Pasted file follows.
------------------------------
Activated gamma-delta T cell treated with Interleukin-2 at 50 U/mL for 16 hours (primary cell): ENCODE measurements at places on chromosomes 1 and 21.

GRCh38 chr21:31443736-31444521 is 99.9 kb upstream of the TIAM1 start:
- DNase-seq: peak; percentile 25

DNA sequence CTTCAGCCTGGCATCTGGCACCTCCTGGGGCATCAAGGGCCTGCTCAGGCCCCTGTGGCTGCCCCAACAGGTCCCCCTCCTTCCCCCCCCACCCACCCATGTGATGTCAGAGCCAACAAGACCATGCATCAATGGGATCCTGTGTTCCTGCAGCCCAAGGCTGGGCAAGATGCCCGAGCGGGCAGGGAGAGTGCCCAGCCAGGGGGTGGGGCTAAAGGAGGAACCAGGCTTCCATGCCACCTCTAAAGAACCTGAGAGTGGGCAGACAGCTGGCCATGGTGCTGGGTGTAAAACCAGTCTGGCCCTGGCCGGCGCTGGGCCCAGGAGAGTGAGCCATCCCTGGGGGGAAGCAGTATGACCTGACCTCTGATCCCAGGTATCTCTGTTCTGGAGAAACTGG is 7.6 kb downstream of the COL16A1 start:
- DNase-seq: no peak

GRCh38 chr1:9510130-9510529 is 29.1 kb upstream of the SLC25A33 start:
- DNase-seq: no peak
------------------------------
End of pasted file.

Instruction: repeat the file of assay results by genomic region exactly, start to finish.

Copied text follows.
Activated gamma-delta T cell treated with Interleukin-2 at 50 U/mL for 16 hours (primary cell): ENCODE measurements at places on chromosomes 1 and 21.

GRCh38 chr21:31443736-31444521 is 99.9 kb upstream of the TIAM1 start:
- DNase-seq: peak; percentile 25

DNA sequence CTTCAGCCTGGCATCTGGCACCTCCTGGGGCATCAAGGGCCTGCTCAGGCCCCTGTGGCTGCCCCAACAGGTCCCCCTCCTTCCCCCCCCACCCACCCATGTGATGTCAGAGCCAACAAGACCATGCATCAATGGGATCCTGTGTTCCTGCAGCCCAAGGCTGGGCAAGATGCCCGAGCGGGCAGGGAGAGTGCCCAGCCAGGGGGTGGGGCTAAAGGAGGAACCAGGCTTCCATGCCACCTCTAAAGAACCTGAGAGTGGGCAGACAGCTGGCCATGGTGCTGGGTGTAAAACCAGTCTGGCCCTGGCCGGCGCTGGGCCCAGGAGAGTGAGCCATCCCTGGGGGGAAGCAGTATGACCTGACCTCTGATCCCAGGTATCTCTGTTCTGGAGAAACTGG is 7.6 kb downstream of the COL16A1 start:
- DNase-seq: no peak

GRCh38 chr1:9510130-9510529 is 29.1 kb upstream of the SLC25A33 start:
- DNase-seq: no peak